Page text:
(Welcome to WeSeWriMo, Web Serial Writing Month! DGC will feature 3 posts a week all month!)
When we got to the bus I got a better look at Courtney in normal light, in the front lounge. I put the shades down, and the interior lights were up full. My little sister. She had been, what, thirteen when I saw her last? She had grown a foot easily–in fact, she was taller than me now. Her hair was permed and curly as well as colored, and then there was the make-up. Even knowing it was her, it was still hard to recognize her, except by voice.
I utterly failed not to act like an overprotective big brother. “Shouldn’t you be in school or something?”
She shrugged. “I was. You should see the place Mom sent me. Oh my god. I couldn’t stand it.”
“So you’re a runaway?”
“Technically, I’m on disciplinary leave,” she said, pulling a pack of cigarettes out of her denim shoulder bag. “Can I smoke in here?”
“No,” Colin and I both said simultaneously.
“Seriously. None of us do and the air circulation in here is for shit,” I said. “If you want to smoke, maybe we can get into the building. Or sit outside.”
“Never mind,” she said, and put the pack away.
“Besides, cigarettes are bad for you,” I said.
That made Colin snigger.
“Well, they are!”
Which made Courtney snigger.
“Yeah, okay, fuck you, too.” I have no idea why I was acting like I had any right to give her advice. I sat down. “So you still haven’t told me why you’re here, though.”
“I told you, I’m trying to talk to Dad.” She leaned back against the seat and looked around the bus lounge. “He hasn’t been taking my calls. Took a while to track him down. First I was trying your number in Boston, but eventually I figured out he’s in LA. Except it seems like he’s never actually there, which is why I thought he’d be on tour with you.”
“He was.” I didn’t know whether to tell her he was going to show up in a couple of days or not. “Our actual tour manager is–”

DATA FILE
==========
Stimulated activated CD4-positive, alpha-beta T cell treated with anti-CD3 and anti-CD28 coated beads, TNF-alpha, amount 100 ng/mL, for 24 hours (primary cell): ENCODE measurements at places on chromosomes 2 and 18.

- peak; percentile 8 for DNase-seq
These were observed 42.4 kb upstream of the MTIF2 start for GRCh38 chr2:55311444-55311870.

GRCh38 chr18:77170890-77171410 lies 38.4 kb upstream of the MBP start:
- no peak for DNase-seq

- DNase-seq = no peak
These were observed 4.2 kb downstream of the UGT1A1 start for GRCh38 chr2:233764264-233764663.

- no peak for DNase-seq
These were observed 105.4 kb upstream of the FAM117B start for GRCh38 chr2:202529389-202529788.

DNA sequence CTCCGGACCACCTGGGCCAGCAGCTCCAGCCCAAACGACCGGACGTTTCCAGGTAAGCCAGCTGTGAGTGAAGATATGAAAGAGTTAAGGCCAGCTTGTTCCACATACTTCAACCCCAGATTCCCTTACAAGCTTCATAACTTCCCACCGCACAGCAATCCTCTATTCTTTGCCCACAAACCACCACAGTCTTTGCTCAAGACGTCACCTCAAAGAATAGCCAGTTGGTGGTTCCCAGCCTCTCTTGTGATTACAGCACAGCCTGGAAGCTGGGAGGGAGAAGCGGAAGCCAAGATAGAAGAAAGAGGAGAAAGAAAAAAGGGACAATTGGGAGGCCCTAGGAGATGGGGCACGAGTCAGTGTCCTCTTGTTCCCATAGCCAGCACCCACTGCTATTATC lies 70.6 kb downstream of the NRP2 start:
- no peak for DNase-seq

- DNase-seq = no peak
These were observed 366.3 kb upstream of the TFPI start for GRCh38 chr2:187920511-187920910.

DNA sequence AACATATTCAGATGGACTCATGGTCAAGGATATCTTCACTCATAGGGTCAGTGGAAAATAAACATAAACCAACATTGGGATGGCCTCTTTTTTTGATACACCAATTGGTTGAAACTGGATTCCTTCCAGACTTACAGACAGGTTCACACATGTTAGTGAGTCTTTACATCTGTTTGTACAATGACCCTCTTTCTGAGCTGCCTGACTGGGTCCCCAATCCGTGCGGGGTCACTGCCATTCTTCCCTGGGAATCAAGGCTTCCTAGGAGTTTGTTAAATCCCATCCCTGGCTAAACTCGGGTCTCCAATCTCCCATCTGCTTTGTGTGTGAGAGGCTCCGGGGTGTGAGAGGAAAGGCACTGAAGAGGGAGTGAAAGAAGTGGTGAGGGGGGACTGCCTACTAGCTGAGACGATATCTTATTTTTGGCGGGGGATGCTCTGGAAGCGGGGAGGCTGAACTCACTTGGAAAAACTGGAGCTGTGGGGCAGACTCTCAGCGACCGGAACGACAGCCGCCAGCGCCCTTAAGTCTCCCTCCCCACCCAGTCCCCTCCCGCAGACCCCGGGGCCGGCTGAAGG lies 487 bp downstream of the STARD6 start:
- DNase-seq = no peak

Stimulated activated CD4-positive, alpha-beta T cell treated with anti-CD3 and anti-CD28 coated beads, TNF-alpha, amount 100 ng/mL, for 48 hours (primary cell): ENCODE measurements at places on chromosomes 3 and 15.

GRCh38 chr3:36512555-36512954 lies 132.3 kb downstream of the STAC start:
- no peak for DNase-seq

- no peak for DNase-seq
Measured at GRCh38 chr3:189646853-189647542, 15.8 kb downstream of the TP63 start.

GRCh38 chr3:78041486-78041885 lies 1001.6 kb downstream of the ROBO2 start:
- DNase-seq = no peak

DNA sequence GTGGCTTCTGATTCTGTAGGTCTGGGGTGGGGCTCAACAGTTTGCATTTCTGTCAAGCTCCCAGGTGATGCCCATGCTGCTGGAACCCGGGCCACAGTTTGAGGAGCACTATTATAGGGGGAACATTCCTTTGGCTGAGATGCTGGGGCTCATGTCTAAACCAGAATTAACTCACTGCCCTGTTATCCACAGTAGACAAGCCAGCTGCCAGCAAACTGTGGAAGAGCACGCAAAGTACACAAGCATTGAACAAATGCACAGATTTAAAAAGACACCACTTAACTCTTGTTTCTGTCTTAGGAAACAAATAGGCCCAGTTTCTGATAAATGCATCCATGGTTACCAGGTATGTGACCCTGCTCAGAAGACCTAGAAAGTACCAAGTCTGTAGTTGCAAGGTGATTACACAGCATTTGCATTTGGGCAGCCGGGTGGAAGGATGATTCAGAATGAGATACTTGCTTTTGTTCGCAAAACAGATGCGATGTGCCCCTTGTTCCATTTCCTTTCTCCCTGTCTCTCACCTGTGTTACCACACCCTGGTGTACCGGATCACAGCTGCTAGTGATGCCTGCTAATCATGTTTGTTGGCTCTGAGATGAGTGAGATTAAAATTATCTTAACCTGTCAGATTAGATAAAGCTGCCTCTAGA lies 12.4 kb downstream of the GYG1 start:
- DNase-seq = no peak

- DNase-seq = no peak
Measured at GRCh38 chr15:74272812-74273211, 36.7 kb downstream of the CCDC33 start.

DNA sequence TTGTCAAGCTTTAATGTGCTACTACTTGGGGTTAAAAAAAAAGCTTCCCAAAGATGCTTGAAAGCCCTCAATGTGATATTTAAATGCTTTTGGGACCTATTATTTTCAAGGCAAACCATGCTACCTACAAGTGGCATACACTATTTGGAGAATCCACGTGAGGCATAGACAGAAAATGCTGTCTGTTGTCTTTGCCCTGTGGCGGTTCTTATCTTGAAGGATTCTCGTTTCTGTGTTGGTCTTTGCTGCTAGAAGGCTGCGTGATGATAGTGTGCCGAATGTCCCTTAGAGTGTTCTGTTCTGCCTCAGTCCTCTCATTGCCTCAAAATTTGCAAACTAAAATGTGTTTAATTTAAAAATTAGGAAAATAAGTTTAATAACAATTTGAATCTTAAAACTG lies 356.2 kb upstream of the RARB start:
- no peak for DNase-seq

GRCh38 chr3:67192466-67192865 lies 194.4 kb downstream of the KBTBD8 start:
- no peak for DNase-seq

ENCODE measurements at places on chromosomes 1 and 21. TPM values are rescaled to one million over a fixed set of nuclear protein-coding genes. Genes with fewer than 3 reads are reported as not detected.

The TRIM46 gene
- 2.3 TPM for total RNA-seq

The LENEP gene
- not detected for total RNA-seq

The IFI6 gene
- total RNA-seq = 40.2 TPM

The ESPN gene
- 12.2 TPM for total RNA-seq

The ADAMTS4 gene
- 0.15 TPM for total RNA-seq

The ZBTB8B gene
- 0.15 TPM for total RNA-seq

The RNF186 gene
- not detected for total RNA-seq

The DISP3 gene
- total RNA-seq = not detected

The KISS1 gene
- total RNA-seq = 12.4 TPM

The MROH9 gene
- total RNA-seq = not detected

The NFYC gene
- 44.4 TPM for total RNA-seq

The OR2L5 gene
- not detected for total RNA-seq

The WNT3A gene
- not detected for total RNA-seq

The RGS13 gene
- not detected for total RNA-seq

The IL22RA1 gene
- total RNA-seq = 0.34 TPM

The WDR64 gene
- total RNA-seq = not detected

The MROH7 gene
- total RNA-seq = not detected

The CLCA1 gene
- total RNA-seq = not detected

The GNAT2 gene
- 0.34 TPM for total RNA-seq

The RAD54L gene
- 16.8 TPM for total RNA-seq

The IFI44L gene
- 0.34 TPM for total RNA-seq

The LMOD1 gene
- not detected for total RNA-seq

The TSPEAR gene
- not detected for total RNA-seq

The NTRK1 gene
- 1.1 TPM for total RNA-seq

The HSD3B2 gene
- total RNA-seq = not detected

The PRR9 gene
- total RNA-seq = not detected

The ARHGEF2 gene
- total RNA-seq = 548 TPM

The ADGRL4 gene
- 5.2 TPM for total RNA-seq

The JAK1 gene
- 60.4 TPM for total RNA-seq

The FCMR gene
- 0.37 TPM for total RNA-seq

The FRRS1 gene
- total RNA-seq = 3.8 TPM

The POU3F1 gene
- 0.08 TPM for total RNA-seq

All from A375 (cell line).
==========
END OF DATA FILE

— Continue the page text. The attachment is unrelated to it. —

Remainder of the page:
“Karen,” I know.
“Carynne,” I corrected her. “So, wait, you really have been stalking me.”
“Yeah, ever since Christmas when I went on leave. I’ve been couch surfing, so it’s been tough racking up huge long distance charges and having no solid number to get a call back at.” She shrugged. “Is there food in that fridge?”
“Have a look,” I said. “Who’ve you been couch surfing with?”
She dug into the mini-fridge and came out with a wrapped up sandwich no one had eaten. “People,” she said, her mouth half-full already. “Seriously, Daron. You can quit with the big brother stuff.”
“Like you care what actually happens to me?”
She shrugged. “Sure was nice to get all those Christmas cards from you over the years.”
She had a point. I’d turned my back on the entire family when I left New Jersey. Then again… “Like Claire wouldn’t have just burned them before you could open them,” I said.
We sat in silence except for the AC in the bus and the sound of her chewing like crazy. I guess she was hungry. When she had washed down most of it with the Gatorade I gave her, I asked, “So what do you want to ask Digger about?”
“Money, what else?” she said.
“Hopefully. Mommy Dearest won’t pay for any place except College of the Ozarks, where technically I was paying, since it’s like all work-study there.”
“I don’t even know where the Ozarks are.”
“Missouri. Bumfuck, Missouri. It was a nightmare. Like the worst parochial high school you can imagine, only college, and taken to the nth degree. Honor code, curfew, dress code, the whole nine yards.”
“Saying that would get you discipline.”
“And she sent you there because she didn’t have to pay for it?”
“No, she sent me there because she’s a born-again nut.”
“Born again.” She chugged back the last of the Gatorade and wiped the back of her mouth with her hand. “I see we have some catching up to do.”